An advertising campaign launched by the Health Department in New York warns that super-sized drinking can lead to an amputation.
1,000 posters were sited in subway trains throughout the city on 9 January. One poster shows an obese man – a Type 2 diabetes sufferer who lost his right leg – sitting behind a chart showing how soda portions have ballooned over time.
The poster reads, Portions have grown. So has Type 2 diabetes, which can lead to amputations. Cut your portions. Cut your risk.
The advertisements immediately came under fire from the American Beverage Association, which criticised the health department for painting ‘an inaccurate picture’ of the dangers of soda.
Stefan Friedman, a spokesman for the American Beverage Association, said the campaign is needlessly disturbing. “Instead of utilising scare tactics, the beverage industry is offering real solutions, like smaller portioned containers and new calorie labels.”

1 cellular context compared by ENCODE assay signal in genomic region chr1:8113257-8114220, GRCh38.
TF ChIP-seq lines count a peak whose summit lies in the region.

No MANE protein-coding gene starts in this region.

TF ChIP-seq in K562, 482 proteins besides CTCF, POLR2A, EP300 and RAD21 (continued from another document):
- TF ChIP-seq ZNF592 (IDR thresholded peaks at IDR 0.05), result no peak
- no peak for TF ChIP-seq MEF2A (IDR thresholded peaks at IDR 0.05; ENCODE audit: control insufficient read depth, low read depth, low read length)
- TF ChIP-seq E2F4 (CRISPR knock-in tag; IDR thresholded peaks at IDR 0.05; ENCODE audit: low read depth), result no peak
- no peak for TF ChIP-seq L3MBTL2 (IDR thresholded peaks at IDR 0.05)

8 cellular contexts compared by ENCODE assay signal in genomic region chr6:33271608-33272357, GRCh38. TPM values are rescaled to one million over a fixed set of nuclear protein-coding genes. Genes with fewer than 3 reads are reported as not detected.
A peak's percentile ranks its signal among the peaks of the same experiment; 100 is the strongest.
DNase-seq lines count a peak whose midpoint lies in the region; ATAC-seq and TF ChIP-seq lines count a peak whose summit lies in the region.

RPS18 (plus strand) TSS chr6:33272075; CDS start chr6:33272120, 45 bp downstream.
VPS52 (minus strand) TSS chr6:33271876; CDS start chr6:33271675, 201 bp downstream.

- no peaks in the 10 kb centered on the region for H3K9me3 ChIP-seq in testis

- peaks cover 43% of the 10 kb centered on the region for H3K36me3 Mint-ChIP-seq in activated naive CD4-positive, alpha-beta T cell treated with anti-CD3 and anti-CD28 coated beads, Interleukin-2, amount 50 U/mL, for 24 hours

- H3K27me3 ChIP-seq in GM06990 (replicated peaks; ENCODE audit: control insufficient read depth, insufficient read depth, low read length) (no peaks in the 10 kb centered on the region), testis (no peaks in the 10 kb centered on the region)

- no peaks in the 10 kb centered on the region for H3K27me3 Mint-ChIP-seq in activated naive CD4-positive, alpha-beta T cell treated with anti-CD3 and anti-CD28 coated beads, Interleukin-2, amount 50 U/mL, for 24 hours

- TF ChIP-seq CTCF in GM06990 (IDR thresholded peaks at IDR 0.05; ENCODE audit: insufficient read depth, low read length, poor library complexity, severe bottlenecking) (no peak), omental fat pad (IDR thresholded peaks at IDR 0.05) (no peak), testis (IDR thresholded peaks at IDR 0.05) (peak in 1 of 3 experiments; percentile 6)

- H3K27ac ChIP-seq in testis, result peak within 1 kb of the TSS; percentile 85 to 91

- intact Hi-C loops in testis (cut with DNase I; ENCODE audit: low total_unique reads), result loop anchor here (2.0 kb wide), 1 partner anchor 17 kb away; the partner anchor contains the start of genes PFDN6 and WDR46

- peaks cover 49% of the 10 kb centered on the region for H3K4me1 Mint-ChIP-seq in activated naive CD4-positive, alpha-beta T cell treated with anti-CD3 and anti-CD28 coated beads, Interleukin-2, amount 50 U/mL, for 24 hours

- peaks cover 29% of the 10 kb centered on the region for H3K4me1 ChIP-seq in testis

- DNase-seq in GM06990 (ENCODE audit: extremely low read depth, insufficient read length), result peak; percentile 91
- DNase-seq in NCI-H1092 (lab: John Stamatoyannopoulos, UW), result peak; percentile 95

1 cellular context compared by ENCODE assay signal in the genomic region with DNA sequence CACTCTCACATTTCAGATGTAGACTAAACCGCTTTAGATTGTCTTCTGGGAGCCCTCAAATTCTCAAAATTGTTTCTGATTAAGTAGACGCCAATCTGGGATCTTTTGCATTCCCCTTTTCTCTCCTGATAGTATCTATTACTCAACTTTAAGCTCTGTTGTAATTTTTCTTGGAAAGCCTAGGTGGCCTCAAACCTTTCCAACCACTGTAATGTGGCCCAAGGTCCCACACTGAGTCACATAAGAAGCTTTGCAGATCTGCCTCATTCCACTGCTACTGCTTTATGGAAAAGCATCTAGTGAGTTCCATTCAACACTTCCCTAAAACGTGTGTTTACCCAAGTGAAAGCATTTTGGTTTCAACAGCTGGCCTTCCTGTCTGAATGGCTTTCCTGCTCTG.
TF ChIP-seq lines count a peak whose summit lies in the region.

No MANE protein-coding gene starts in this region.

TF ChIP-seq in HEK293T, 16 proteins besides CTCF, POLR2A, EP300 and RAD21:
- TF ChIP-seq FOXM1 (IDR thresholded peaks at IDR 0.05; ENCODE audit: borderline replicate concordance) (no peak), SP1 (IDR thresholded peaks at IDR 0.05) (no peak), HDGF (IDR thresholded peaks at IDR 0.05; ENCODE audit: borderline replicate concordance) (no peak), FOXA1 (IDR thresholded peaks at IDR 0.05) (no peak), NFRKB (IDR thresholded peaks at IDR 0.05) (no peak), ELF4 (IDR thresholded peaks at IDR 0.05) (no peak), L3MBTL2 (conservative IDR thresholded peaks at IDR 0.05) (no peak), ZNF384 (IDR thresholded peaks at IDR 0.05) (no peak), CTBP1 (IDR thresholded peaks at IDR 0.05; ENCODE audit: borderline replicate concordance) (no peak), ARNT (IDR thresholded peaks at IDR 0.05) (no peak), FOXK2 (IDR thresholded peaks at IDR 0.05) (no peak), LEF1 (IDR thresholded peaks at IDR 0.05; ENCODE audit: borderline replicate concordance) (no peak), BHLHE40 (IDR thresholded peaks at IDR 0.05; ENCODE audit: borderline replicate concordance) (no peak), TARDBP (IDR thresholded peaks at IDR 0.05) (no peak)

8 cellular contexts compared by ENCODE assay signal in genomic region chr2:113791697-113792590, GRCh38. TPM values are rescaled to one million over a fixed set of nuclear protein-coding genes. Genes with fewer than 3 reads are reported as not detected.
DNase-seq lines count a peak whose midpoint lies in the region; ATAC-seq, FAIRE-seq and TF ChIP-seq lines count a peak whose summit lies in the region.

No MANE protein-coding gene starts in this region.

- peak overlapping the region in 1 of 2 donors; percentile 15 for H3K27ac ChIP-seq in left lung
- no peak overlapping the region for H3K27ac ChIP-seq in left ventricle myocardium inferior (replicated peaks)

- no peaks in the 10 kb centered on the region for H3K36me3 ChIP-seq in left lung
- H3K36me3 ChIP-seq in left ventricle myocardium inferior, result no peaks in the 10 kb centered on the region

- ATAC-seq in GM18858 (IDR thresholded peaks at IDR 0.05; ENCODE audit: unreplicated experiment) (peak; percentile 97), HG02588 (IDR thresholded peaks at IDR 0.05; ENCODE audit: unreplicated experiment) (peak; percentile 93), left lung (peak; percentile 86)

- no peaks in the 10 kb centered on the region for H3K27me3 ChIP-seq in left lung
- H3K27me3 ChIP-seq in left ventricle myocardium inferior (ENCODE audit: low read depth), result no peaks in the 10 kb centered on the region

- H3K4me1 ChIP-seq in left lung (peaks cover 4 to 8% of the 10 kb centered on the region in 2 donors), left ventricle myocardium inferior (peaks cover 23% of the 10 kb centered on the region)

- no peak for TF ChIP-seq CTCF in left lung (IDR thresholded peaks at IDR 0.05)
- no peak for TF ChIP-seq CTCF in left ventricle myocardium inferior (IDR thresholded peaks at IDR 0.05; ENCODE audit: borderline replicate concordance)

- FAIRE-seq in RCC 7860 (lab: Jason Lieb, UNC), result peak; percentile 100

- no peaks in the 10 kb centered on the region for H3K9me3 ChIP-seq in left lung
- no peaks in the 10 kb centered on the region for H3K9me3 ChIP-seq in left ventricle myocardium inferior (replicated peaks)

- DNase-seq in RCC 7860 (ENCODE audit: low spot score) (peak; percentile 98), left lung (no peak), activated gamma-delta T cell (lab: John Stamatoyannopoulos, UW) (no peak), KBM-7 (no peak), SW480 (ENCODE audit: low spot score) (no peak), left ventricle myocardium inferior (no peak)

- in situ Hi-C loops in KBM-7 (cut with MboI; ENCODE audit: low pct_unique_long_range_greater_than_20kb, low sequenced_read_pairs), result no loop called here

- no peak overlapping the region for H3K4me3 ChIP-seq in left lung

Mayor Bloomberg defended the graphic posters: “What do you want to do? Do you want to have people lose their legs? Or do you want to show them what happens so that they won’t lose their legs? Take your poison. Which do you want?”
Health commissioner Thomas Farley said the advertisements are needed to warn consumers about the massive portions they're eating and drinking.
“The portion sizes that are marketed are often much more than humans need,” said Farley. “We are warning people about the risks of super-size portions so they can make more informed choices about what they eat.”
According to the New York Health Department, nearly 57% of New Yorkers are overweight or obese and about 10% have been diagnosed with Type 2 diabetes.
Recent studies show that a third of New Yorkers eating at chain restaurants consume more than 1,000 calories at lunchtime alone.
Source: NY Daily News/Diabetes Information/ABA
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